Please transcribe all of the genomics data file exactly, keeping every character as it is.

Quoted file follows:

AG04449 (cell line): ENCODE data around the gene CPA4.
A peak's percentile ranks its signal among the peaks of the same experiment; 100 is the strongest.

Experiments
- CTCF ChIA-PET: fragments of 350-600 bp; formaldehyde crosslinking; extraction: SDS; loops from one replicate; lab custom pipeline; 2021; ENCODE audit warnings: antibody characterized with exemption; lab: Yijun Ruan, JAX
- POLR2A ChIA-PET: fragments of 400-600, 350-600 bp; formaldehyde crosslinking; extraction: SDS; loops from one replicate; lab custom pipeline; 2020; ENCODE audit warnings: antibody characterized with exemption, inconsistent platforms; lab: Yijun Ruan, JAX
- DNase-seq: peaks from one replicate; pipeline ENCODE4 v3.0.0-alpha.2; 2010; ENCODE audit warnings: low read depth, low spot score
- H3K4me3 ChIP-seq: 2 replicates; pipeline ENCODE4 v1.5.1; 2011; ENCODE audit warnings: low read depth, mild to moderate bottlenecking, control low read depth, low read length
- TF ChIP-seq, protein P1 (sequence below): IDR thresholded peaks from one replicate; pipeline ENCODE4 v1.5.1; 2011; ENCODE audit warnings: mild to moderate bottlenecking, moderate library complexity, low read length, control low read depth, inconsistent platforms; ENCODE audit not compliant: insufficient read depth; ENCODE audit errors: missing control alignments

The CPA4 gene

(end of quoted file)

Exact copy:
AG04449 (cell line): ENCODE data around the gene CPA4.
A peak's percentile ranks its signal among the peaks of the same experiment; 100 is the strongest.

Experiments
- CTCF ChIA-PET: fragments of 350-600 bp; formaldehyde crosslinking; extraction: SDS; loops from one replicate; lab custom pipeline; 2021; ENCODE audit warnings: antibody characterized with exemption; lab: Yijun Ruan, JAX
- POLR2A ChIA-PET: fragments of 400-600, 350-600 bp; formaldehyde crosslinking; extraction: SDS; loops from one replicate; lab custom pipeline; 2020; ENCODE audit warnings: antibody characterized with exemption, inconsistent platforms; lab: Yijun Ruan, JAX
- DNase-seq: peaks from one replicate; pipeline ENCODE4 v3.0.0-alpha.2; 2010; ENCODE audit warnings: low read depth, low spot score
- H3K4me3 ChIP-seq: 2 replicates; pipeline ENCODE4 v1.5.1; 2011; ENCODE audit warnings: low read depth, mild to moderate bottlenecking, control low read depth, low read length
- TF ChIP-seq, protein P1 (sequence below): IDR thresholded peaks from one replicate; pipeline ENCODE4 v1.5.1; 2011; ENCODE audit warnings: mild to moderate bottlenecking, moderate library complexity, low read length, control low read depth, inconsistent platforms; ENCODE audit not compliant: insufficient read depth; ENCODE audit errors: missing control alignments

The CPA4 gene